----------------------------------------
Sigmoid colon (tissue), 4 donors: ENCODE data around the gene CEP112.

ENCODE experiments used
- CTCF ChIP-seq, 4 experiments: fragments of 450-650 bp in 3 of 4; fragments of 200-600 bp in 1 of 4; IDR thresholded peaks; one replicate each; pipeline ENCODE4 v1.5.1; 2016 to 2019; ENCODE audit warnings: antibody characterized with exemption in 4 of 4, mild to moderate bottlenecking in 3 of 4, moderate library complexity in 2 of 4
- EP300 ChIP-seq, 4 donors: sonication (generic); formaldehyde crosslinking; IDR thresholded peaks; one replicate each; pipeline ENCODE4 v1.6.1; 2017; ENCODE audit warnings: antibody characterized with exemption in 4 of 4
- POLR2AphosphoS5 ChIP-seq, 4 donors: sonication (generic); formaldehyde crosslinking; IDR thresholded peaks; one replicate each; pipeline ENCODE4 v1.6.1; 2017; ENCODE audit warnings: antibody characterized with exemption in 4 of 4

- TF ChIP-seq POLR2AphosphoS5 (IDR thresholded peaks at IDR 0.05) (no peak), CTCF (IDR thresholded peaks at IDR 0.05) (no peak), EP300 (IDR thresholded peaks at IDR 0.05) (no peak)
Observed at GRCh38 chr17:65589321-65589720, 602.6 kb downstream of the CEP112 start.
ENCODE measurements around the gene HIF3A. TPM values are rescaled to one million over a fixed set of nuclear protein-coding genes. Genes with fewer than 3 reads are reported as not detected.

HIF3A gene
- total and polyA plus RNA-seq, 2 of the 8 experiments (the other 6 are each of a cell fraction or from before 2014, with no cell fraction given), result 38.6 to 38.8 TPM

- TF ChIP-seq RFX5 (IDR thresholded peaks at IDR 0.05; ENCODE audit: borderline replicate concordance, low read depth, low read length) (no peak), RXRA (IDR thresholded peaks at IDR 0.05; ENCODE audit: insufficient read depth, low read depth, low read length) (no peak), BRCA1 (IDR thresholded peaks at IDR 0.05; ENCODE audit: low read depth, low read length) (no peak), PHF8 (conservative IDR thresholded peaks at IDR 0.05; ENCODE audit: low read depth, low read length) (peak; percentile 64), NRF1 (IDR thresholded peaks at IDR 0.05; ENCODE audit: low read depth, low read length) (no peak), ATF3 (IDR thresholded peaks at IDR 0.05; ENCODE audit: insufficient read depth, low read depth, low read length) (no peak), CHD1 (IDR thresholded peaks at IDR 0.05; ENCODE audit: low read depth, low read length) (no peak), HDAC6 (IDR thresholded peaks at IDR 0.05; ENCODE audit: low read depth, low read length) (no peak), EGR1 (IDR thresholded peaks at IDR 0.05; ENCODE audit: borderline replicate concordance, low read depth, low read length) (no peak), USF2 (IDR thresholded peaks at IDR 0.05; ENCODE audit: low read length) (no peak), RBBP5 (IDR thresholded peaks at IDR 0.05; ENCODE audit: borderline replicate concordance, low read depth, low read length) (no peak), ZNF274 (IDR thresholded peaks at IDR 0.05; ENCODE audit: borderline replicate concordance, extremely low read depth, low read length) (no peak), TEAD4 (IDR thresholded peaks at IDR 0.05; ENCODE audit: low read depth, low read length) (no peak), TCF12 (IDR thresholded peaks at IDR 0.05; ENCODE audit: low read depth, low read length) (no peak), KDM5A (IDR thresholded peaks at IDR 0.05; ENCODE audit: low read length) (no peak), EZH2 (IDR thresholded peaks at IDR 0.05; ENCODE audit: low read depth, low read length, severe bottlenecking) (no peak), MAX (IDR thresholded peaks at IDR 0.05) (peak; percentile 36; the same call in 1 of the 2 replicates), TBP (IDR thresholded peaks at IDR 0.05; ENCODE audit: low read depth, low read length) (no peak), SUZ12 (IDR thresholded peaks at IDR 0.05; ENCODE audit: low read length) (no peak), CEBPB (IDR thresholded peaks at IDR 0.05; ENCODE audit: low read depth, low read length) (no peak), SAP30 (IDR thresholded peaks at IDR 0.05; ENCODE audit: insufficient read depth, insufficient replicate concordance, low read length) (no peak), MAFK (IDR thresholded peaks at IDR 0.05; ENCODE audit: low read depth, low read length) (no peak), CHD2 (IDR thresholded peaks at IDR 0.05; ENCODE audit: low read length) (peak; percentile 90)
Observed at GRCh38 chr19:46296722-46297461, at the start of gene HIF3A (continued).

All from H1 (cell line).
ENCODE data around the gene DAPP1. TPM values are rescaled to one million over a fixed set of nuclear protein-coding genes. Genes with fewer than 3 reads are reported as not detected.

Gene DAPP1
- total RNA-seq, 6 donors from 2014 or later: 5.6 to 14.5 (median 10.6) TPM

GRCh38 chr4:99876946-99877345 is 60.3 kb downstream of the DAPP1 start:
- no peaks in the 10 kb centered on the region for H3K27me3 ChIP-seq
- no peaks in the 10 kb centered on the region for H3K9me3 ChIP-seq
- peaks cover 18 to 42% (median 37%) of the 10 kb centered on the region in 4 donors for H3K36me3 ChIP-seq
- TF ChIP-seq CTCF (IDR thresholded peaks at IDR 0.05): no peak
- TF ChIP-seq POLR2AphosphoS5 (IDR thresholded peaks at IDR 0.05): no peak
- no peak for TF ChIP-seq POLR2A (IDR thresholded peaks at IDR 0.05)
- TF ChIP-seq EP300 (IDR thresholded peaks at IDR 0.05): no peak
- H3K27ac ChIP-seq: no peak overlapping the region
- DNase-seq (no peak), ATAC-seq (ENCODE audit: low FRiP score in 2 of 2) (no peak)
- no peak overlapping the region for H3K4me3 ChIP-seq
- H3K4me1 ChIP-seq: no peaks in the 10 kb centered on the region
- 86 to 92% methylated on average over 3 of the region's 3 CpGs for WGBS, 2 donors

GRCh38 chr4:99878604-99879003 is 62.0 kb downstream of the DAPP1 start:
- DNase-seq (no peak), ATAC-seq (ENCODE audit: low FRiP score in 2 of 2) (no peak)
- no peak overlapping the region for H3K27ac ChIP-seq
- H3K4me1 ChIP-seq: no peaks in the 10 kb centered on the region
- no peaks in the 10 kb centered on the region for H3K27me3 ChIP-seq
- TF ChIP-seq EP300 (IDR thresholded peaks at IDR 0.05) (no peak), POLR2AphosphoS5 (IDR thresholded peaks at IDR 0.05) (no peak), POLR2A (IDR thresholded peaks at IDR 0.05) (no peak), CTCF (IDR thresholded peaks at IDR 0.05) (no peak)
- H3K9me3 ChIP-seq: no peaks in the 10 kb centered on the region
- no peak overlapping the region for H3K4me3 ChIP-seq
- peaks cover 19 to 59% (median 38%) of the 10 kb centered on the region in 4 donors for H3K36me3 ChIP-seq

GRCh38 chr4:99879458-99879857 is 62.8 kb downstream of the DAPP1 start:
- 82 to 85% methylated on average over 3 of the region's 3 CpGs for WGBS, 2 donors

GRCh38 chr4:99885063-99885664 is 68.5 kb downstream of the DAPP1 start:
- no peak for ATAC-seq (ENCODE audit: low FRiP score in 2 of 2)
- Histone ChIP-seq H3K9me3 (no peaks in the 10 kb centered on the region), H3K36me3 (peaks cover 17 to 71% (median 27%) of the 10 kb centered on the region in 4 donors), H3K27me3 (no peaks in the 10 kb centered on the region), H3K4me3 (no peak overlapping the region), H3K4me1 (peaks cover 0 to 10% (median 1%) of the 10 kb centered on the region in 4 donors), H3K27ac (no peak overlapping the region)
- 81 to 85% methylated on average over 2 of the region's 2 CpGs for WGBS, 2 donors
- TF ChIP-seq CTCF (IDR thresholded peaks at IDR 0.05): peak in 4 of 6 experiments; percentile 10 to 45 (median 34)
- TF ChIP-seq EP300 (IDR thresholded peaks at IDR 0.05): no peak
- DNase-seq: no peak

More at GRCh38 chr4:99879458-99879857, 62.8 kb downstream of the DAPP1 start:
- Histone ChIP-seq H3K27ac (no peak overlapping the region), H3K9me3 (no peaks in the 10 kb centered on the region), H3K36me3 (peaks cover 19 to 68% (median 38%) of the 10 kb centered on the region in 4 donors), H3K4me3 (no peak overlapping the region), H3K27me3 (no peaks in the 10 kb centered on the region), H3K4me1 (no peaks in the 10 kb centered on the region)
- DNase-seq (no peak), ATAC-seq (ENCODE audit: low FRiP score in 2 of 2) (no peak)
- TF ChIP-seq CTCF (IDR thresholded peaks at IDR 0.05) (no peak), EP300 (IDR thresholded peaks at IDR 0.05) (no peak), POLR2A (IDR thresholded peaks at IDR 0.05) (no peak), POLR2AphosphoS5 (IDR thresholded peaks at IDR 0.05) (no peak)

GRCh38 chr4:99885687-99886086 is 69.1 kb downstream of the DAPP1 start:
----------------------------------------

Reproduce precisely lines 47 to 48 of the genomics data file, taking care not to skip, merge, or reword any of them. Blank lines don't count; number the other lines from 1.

- DNase-seq: no peak

More at GRCh38 chr4:99879458-99879857, 62.8 kb downstream of the DAPP1 start: